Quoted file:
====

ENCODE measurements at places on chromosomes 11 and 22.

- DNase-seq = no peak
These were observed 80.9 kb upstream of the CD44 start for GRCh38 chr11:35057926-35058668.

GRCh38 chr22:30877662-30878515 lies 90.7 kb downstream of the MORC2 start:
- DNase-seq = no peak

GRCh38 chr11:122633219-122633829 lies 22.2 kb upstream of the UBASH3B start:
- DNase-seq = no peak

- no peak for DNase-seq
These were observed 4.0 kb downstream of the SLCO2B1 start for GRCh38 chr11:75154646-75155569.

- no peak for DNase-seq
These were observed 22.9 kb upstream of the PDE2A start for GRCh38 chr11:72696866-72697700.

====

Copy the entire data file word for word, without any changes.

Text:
ENCODE measurements at places on chromosomes 11 and 22.

- DNase-seq = no peak
These were observed 80.9 kb upstream of the CD44 start for GRCh38 chr11:35057926-35058668.

GRCh38 chr22:30877662-30878515 lies 90.7 kb downstream of the MORC2 start:
- DNase-seq = no peak

GRCh38 chr11:122633219-122633829 lies 22.2 kb upstream of the UBASH3B start:
- DNase-seq = no peak

- no peak for DNase-seq
These were observed 4.0 kb downstream of the SLCO2B1 start for GRCh38 chr11:75154646-75155569.

- no peak for DNase-seq
These were observed 22.9 kb upstream of the PDE2A start for GRCh38 chr11:72696866-72697700.